Asst. Prof. Andreas Treske of the Department of Communication and Design recently coedited two new open-access books, both published by the Institute of Network Cultures in Amsterdam.
The text of “From Opinions to Images: Essays Towards a Sociology of Affects” was compiled from essays and notes Ulus Baker, a Turkish Cypriot sociologist, philosopher and public intellectual, wrote between 1995 and 2002. In those essays, Baker criticizes sociological research and explores the notion of “opinion” as a specific form of apprehension between knowledge and point of view. He also looks into “social types” as an analytical device deployed by early sociologists, and finally considers the possibility of cinema and documentary filmmaking serving as means to understand the contemporary world, insofar as images may be regarded as “affective thought processes.”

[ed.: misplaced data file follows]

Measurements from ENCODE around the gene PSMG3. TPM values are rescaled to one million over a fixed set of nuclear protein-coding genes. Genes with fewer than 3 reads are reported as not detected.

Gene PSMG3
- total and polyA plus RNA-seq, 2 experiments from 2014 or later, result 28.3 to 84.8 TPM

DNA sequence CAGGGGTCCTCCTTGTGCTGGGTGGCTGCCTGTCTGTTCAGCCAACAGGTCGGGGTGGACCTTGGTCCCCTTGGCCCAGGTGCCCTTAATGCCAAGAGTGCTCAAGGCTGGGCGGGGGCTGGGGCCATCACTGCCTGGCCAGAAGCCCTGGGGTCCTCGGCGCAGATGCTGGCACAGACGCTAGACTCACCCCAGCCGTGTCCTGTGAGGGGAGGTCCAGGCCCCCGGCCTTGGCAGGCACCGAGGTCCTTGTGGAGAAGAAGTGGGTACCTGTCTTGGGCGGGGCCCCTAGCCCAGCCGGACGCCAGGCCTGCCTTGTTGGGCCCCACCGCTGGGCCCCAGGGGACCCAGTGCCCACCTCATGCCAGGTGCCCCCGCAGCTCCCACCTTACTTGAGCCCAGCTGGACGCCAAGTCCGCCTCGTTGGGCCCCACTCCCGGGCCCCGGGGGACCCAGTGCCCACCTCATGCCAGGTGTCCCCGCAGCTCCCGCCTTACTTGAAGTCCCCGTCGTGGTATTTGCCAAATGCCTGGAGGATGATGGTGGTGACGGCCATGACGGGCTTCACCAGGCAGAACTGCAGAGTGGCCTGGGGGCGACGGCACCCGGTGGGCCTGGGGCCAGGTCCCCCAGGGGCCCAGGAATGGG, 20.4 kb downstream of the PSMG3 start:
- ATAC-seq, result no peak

“Video Vortex Reader #III: Inside the YouTube Decade” is, as the title indicates, the third in a series of anthologies compiled under the auspices of Video Vortex, a “network of artists, activists, coders, curators, critics and researchers linked by the exchange of ideas, materials and discussions both online and offline.” The contributions included in the volume discuss a broad range of emerging topics, from bias in YouTube’s algorithms, to the rise of deepfakes, to video as online activism.
The books may be downloaded at: